Now to Editing

Select all the 5 ambient shots.

When in Lightroom, correct the lens, as seen above. You should be in the Lens Corrections tab, then the Profile Tab, and I check both. Most of the time, your lens will pop up; if not, use the pull-down menu to find it.

Select all the images and right-click to get this menu to pop up. Select HDR.

It will take a second. I use the default setting you see above. When this is done, click on merge.
It will create an HDR.dng file that will open in your Lightroom film strip. You can further correct it, but I will leave it as is for this photo.

Now select the HDR, the flash shots you did, and right-click. Select Edit In>Open as Layers in Photoshop.

On the far right, after all the photos have loaded, you will see them stacked in the Layers panel. Top to bottom will be in the order they were shot. Click on the top one, and holding the Shift Key, click on the last one at the bottom, selecting all of them. Go to the top menu bar to Edit and choose on Auto-Align Layers, as I have done here.

You will then see this pop up

If the Auto is checked as here then just click on OK.

You will then see any corrections where you may have bumped the camera. We will crop this in Lightroom later.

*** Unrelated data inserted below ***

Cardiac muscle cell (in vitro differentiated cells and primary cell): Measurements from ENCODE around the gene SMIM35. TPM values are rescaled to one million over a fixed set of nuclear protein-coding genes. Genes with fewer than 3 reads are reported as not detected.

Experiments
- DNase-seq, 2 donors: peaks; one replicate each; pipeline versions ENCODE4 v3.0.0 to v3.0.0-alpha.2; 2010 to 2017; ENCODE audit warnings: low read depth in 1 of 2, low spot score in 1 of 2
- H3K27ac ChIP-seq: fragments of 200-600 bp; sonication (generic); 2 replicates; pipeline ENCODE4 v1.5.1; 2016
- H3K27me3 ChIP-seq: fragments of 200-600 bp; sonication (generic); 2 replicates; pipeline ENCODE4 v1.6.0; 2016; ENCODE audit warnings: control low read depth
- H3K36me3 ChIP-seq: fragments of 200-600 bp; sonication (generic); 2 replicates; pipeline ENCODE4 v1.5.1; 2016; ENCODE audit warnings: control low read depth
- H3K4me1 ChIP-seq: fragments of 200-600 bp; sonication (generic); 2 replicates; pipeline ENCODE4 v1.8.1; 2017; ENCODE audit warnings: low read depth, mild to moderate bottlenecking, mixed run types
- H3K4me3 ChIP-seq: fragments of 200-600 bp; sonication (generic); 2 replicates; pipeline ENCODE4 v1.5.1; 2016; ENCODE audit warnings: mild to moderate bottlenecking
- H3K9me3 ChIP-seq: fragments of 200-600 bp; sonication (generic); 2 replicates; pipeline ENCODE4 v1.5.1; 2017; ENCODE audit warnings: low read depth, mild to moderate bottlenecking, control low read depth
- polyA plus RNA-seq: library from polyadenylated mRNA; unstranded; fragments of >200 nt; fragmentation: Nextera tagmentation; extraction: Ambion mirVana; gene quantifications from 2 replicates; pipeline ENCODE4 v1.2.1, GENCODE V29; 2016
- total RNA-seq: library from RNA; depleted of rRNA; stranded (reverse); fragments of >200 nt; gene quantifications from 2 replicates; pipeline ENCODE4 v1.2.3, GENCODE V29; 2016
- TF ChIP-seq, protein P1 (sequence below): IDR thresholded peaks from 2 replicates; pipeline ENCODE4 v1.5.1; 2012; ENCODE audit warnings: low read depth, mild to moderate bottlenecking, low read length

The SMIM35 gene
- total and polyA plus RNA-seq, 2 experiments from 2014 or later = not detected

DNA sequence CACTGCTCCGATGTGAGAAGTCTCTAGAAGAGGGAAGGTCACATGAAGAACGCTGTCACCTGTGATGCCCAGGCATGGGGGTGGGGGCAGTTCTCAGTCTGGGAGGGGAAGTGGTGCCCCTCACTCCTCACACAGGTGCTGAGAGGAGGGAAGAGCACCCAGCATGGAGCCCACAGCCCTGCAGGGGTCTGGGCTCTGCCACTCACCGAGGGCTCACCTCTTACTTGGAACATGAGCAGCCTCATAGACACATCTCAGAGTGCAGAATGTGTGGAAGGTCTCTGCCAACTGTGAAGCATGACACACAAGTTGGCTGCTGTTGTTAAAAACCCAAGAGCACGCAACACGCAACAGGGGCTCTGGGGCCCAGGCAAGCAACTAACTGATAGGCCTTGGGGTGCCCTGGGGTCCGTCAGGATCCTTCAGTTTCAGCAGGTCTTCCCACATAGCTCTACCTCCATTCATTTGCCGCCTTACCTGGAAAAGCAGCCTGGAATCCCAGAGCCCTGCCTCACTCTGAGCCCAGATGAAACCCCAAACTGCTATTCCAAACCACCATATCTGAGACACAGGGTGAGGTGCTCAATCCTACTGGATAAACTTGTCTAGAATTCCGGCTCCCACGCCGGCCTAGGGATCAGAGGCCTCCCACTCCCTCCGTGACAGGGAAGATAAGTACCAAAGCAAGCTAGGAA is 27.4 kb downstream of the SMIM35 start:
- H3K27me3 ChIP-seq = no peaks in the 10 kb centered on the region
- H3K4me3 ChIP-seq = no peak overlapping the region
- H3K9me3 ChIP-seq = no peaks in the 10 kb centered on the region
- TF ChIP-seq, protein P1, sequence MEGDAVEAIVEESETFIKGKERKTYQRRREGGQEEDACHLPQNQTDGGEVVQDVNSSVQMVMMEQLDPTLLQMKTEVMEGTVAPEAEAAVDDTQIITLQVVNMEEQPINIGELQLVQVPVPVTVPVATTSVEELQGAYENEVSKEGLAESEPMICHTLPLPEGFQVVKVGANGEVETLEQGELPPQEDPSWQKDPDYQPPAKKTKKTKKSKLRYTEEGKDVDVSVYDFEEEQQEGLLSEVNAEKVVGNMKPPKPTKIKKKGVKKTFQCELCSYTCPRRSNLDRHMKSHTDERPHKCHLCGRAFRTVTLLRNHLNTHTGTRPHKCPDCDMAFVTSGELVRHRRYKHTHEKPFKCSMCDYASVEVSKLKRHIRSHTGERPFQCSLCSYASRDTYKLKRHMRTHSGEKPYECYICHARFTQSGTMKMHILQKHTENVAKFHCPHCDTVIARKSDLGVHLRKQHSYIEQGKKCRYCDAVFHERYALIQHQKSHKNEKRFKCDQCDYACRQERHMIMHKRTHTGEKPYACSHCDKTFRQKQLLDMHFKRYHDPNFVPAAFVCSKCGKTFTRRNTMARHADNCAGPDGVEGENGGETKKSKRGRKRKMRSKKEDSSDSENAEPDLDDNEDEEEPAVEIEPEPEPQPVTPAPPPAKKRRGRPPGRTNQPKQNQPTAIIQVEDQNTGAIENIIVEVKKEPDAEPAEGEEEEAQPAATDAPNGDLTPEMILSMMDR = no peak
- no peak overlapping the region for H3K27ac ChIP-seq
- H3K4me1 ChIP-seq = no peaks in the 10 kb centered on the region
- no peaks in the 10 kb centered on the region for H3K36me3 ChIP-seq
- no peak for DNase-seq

Click on your top image, which in this case, is my Ambient HDR. Then just above, click and change it from Normal to Luminosity.

While the top layer is still selected, we will create a Hide Mask. Hold down the Option Key on a Mac & click on this icon that the red arrow is pointed to above.

You will see this after that step. Be sure the white brackets are about the black box. If not, the following steps will not work. Check every so often on this so you will be OK.

Click on “B”

This now has you using the brush tool. Be sure your toolbar on top is to normal, Opacity 100%, and flow at 20%. Where you see the 175 below the circle [Your number may be different], click on it, and this will pop up.

Hardness needs to be at 0%, which feathers the brush. To make the brush bigger, click on them ]; to make it smaller, click on [.

Now we are almost ready to paint. Right now we are not seeing the HDR, we are now seeing our first flash photo.